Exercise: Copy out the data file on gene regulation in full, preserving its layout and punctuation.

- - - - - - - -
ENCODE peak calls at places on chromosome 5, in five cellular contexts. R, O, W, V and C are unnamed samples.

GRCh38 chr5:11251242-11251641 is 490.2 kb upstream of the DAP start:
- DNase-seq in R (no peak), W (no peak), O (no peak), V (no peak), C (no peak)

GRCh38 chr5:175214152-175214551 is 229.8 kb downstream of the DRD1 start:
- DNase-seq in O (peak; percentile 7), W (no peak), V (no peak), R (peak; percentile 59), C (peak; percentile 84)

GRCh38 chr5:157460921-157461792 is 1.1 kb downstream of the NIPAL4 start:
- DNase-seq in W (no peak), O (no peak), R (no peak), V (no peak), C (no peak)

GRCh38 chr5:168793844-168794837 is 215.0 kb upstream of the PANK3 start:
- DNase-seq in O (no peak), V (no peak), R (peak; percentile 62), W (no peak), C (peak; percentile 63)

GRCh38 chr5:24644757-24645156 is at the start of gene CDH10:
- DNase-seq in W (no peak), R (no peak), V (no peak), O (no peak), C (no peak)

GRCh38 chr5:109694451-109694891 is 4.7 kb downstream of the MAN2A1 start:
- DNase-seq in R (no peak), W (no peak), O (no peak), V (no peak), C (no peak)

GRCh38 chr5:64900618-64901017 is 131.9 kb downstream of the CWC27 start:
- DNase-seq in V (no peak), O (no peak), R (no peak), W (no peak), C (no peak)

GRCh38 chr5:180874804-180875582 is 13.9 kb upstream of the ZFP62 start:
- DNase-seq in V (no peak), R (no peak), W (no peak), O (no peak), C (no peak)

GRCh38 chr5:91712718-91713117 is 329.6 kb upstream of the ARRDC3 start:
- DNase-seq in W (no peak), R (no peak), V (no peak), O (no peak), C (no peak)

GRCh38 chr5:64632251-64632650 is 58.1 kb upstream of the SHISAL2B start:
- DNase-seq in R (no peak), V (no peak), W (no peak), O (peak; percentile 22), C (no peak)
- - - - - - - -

ENCODE peak calls at places on chromosome 5, in five cellular contexts. R, O, W, V and C are unnamed samples.

GRCh38 chr5:11251242-11251641 is 490.2 kb upstream of the DAP start:
- DNase-seq in R (no peak), W (no peak), O (no peak), V (no peak), C (no peak)

GRCh38 chr5:175214152-175214551 is 229.8 kb downstream of the DRD1 start:
- DNase-seq in O (peak; percentile 7), W (no peak), V (no peak), R (peak; percentile 59), C (peak; percentile 84)

GRCh38 chr5:157460921-157461792 is 1.1 kb downstream of the NIPAL4 start:
- DNase-seq in W (no peak), O (no peak), R (no peak), V (no peak), C (no peak)

GRCh38 chr5:168793844-168794837 is 215.0 kb upstream of the PANK3 start:
- DNase-seq in O (no peak), V (no peak), R (peak; percentile 62), W (no peak), C (peak; percentile 63)

GRCh38 chr5:24644757-24645156 is at the start of gene CDH10:
- DNase-seq in W (no peak), R (no peak), V (no peak), O (no peak), C (no peak)

GRCh38 chr5:109694451-109694891 is 4.7 kb downstream of the MAN2A1 start:
- DNase-seq in R (no peak), W (no peak), O (no peak), V (no peak), C (no peak)

GRCh38 chr5:64900618-64901017 is 131.9 kb downstream of the CWC27 start:
- DNase-seq in V (no peak), O (no peak), R (no peak), W (no peak), C (no peak)

GRCh38 chr5:180874804-180875582 is 13.9 kb upstream of the ZFP62 start:
- DNase-seq in V (no peak), R (no peak), W (no peak), O (no peak), C (no peak)

GRCh38 chr5:91712718-91713117 is 329.6 kb upstream of the ARRDC3 start:
- DNase-seq in W (no peak), R (no peak), V (no peak), O (no peak), C (no peak)

GRCh38 chr5:64632251-64632650 is 58.1 kb upstream of the SHISAL2B start:
- DNase-seq in R (no peak), V (no peak), W (no peak), O (peak; percentile 22), C (no peak)